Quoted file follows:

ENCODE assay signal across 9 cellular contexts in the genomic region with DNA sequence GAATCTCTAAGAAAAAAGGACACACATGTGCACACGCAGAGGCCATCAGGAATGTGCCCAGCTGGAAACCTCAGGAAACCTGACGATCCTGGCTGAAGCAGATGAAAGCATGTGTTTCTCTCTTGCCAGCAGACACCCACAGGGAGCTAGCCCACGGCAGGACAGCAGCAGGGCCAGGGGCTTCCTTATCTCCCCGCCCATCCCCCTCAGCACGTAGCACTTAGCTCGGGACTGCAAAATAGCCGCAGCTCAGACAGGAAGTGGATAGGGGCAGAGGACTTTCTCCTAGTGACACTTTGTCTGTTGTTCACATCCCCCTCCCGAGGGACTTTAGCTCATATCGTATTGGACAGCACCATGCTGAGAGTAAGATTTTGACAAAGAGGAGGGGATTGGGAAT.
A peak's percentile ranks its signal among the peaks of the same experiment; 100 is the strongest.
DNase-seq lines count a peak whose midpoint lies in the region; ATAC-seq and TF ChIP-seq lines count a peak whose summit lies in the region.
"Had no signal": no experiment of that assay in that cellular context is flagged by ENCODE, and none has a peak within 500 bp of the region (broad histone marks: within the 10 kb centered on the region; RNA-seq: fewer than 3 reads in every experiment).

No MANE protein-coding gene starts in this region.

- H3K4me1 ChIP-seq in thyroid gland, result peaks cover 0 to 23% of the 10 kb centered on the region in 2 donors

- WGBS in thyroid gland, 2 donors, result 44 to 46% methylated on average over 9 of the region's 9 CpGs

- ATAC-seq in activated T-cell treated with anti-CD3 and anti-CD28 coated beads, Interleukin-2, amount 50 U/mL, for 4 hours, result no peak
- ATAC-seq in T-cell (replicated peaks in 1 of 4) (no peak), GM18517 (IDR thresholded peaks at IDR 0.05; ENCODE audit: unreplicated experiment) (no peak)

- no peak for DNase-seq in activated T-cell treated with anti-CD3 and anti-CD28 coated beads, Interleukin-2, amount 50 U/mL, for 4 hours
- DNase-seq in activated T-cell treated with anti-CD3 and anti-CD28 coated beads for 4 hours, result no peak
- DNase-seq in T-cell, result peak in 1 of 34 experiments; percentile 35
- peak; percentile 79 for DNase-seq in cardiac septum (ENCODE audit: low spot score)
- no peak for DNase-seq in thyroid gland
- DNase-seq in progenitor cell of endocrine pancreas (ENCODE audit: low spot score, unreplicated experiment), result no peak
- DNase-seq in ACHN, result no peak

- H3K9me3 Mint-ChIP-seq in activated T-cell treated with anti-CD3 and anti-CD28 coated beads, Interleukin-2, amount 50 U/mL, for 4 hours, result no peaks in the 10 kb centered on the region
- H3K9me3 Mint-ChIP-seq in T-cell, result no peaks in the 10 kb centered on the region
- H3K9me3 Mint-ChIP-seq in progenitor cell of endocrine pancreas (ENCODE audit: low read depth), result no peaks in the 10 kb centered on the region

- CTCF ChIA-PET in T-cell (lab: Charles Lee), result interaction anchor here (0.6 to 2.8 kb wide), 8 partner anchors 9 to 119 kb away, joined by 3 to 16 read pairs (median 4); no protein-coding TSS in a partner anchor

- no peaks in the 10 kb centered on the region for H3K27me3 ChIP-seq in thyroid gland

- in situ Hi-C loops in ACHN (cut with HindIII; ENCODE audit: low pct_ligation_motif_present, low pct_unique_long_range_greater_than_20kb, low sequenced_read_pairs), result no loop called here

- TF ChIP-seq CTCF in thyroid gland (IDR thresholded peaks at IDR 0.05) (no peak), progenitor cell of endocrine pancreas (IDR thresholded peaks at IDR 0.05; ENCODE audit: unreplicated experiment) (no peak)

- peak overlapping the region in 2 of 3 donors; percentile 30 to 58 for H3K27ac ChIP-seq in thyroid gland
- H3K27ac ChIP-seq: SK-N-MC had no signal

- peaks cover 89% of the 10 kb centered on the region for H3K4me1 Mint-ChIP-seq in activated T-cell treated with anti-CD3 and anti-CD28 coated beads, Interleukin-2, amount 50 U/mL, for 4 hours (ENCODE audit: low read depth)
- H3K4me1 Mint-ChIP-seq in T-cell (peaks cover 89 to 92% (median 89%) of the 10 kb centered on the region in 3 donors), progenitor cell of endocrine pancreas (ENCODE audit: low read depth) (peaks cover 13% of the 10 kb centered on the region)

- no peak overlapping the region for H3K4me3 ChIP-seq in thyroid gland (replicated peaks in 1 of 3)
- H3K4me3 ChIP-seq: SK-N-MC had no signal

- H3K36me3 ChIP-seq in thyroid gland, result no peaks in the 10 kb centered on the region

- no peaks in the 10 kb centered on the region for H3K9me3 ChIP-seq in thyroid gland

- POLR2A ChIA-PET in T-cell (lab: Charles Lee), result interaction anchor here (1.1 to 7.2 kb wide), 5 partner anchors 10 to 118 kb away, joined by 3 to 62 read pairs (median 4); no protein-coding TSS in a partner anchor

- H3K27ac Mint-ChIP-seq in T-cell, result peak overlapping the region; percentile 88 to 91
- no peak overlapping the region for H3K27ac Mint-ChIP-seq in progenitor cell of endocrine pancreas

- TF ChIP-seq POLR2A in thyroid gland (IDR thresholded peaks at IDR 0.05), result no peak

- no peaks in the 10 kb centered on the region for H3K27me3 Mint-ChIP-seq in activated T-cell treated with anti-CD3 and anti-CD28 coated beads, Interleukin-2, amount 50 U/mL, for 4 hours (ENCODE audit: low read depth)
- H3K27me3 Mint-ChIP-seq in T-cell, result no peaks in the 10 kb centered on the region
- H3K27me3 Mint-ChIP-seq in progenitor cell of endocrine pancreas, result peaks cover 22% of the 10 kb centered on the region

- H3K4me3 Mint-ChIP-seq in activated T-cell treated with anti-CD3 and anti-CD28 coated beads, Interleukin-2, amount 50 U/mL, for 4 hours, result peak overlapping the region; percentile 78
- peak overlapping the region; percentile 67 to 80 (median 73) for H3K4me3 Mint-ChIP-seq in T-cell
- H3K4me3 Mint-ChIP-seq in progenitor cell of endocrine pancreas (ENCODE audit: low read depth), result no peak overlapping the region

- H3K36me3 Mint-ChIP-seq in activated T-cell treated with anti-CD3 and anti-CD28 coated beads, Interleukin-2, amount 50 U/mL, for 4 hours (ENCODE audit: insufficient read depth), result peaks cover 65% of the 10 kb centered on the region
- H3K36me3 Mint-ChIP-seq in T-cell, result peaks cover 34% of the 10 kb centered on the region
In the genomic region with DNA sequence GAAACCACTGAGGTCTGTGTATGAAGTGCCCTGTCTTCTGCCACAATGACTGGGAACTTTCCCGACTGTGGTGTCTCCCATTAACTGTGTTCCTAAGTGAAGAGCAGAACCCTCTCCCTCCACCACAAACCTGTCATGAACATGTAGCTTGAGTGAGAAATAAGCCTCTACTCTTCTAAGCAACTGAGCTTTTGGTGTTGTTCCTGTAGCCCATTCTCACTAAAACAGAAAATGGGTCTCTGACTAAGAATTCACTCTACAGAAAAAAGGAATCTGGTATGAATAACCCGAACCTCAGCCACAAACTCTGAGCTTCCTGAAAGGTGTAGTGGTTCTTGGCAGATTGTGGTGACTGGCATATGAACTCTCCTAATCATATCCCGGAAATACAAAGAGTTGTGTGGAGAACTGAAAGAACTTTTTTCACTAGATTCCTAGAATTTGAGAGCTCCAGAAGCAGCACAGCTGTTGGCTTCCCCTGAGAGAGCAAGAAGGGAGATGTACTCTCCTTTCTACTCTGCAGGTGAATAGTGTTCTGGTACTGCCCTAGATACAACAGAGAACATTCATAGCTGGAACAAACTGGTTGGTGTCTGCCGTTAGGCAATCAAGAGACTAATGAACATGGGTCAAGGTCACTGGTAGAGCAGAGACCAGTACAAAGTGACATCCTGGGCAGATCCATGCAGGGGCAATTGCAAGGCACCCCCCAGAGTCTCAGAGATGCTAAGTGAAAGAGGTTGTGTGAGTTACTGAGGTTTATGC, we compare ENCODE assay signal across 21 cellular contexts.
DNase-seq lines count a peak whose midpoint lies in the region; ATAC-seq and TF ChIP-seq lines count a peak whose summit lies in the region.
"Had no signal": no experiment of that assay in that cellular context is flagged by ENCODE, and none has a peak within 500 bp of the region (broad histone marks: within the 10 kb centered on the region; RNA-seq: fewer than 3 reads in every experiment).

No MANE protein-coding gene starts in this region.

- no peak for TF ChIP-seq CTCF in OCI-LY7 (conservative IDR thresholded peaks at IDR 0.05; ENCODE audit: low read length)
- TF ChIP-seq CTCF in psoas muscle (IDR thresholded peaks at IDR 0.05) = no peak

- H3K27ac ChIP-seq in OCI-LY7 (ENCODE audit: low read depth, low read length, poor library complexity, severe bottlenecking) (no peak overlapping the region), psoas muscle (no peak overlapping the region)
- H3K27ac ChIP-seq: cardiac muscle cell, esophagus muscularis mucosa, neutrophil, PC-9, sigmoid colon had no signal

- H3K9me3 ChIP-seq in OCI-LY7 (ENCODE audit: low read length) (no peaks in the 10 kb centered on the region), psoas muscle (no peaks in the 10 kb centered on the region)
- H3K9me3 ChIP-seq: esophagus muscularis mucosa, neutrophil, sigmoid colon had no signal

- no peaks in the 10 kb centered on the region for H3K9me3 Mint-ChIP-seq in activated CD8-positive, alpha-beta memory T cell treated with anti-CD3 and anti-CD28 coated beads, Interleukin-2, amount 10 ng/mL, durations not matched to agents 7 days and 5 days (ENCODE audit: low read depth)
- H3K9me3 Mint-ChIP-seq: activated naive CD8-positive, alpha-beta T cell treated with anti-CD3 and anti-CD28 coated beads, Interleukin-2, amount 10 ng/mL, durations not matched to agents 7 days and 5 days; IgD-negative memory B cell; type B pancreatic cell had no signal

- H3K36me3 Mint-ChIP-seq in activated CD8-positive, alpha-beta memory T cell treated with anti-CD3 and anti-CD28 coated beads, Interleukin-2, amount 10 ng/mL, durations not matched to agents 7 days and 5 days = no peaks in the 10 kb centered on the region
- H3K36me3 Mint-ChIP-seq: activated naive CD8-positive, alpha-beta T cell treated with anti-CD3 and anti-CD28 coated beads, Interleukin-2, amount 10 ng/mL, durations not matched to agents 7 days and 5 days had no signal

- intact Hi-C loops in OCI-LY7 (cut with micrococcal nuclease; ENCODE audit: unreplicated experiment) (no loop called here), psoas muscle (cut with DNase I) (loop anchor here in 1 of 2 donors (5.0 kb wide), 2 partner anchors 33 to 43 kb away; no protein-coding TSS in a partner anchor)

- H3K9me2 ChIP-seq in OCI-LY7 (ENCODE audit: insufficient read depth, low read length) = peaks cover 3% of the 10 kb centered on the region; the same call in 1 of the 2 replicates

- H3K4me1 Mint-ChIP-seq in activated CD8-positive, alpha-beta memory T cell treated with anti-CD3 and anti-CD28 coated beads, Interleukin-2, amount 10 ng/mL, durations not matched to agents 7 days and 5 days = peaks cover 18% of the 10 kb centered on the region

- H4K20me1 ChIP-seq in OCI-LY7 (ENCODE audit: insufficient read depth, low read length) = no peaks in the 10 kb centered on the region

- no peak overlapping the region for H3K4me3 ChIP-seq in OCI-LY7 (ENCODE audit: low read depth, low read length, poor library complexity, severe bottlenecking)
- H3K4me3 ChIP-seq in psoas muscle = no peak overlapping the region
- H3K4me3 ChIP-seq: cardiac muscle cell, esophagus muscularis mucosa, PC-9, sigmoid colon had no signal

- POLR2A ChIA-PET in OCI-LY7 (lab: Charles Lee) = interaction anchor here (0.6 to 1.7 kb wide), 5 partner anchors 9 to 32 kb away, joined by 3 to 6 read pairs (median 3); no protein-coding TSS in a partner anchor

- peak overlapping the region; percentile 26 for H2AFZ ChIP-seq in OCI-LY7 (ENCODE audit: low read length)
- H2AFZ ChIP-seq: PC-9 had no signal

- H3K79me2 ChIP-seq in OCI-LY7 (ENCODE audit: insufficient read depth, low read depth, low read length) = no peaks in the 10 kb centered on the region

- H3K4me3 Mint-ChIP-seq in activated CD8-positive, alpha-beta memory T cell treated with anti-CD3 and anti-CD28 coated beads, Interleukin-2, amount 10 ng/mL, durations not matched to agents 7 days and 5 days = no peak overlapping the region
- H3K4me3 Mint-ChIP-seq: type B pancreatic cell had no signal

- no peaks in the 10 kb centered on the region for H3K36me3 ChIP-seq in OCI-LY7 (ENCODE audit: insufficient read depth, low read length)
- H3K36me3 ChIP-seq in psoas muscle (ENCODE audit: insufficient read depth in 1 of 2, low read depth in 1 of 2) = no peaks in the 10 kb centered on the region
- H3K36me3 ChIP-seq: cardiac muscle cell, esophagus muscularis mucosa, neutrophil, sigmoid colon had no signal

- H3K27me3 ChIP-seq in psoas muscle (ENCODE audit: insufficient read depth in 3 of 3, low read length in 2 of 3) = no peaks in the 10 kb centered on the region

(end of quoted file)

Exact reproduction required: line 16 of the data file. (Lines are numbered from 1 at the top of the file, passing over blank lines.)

- DNase-seq in ACHN, result no peak